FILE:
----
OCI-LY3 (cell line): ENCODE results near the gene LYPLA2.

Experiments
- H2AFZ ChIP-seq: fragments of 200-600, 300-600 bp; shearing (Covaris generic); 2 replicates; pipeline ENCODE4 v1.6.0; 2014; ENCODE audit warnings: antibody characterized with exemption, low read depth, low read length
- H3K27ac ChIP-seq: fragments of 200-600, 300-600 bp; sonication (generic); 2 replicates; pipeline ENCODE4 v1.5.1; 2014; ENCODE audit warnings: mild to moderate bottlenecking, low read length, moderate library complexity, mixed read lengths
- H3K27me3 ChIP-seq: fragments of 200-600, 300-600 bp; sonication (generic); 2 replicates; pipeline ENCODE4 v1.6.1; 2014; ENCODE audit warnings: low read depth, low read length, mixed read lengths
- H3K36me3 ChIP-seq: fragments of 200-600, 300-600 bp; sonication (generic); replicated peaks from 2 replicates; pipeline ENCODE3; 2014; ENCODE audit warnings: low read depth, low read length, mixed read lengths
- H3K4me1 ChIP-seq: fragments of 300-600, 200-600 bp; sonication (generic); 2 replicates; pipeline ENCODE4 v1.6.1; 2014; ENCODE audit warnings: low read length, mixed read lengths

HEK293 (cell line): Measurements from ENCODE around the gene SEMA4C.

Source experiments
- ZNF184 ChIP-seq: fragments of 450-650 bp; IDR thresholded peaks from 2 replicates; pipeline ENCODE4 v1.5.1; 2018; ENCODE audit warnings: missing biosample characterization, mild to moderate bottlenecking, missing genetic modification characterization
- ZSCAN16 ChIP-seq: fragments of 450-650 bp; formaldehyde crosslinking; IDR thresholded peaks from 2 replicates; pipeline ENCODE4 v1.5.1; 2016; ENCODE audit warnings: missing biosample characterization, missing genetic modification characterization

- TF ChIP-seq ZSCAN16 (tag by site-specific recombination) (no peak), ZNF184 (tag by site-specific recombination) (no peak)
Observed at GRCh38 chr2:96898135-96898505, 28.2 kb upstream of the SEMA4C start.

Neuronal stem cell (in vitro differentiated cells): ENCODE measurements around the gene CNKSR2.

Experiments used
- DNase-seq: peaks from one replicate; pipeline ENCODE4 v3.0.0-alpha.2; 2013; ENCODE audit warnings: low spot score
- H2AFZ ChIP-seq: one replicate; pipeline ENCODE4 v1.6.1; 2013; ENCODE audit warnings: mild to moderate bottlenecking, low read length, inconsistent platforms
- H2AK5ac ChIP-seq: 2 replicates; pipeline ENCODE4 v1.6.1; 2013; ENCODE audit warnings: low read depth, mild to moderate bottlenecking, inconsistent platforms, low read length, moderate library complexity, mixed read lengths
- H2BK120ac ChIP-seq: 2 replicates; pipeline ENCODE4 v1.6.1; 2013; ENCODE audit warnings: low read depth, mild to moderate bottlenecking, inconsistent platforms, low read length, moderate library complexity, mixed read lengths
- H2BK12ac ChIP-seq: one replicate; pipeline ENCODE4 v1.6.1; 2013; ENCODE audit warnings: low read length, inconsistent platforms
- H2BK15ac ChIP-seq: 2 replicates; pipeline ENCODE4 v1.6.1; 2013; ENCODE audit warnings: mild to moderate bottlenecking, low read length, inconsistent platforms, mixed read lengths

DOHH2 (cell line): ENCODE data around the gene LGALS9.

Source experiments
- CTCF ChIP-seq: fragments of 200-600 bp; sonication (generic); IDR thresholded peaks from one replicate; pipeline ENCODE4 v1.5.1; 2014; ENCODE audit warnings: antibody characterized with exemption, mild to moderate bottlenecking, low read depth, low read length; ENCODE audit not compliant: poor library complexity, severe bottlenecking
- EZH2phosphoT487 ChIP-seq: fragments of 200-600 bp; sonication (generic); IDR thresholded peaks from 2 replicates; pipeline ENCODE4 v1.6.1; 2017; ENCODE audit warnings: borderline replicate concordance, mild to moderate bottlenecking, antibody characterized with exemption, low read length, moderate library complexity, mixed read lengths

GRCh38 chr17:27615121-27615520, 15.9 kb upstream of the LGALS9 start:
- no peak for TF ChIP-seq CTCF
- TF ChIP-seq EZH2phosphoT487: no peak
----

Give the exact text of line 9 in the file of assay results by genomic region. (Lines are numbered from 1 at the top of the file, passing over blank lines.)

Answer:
Source experiments